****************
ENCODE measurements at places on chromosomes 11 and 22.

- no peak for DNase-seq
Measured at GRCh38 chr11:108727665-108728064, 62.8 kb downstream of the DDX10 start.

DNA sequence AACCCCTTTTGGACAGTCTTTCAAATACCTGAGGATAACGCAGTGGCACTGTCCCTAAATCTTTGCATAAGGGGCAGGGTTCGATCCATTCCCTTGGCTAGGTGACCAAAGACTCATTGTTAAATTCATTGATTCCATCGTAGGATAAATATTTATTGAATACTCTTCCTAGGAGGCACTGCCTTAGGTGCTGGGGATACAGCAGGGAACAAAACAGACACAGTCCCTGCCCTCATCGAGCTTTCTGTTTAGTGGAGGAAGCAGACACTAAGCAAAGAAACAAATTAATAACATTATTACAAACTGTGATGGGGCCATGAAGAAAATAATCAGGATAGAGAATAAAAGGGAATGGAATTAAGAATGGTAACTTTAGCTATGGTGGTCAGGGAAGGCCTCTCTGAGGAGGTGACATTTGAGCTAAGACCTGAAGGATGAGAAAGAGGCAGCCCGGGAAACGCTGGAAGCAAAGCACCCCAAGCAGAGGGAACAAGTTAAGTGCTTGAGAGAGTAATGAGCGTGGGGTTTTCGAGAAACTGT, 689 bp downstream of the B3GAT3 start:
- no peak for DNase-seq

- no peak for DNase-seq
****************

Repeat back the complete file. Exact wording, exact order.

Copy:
ENCODE measurements at places on chromosomes 11 and 22.

- no peak for DNase-seq
Measured at GRCh38 chr11:108727665-108728064, 62.8 kb downstream of the DDX10 start.

DNA sequence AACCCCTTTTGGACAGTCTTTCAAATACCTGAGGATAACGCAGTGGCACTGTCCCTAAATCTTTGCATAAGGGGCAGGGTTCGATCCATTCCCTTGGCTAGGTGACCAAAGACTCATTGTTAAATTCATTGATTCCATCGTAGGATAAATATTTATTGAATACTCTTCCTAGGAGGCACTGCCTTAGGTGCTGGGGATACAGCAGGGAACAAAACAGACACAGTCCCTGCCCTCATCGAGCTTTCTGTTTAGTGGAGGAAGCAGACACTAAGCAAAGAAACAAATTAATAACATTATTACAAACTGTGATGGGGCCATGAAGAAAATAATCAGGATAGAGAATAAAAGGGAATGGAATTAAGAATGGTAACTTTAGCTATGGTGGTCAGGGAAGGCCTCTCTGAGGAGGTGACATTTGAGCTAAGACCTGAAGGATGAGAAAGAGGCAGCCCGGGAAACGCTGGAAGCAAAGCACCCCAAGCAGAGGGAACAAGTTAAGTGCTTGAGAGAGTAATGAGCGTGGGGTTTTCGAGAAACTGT, 689 bp downstream of the B3GAT3 start:
- no peak for DNase-seq

- no peak for DNase-seq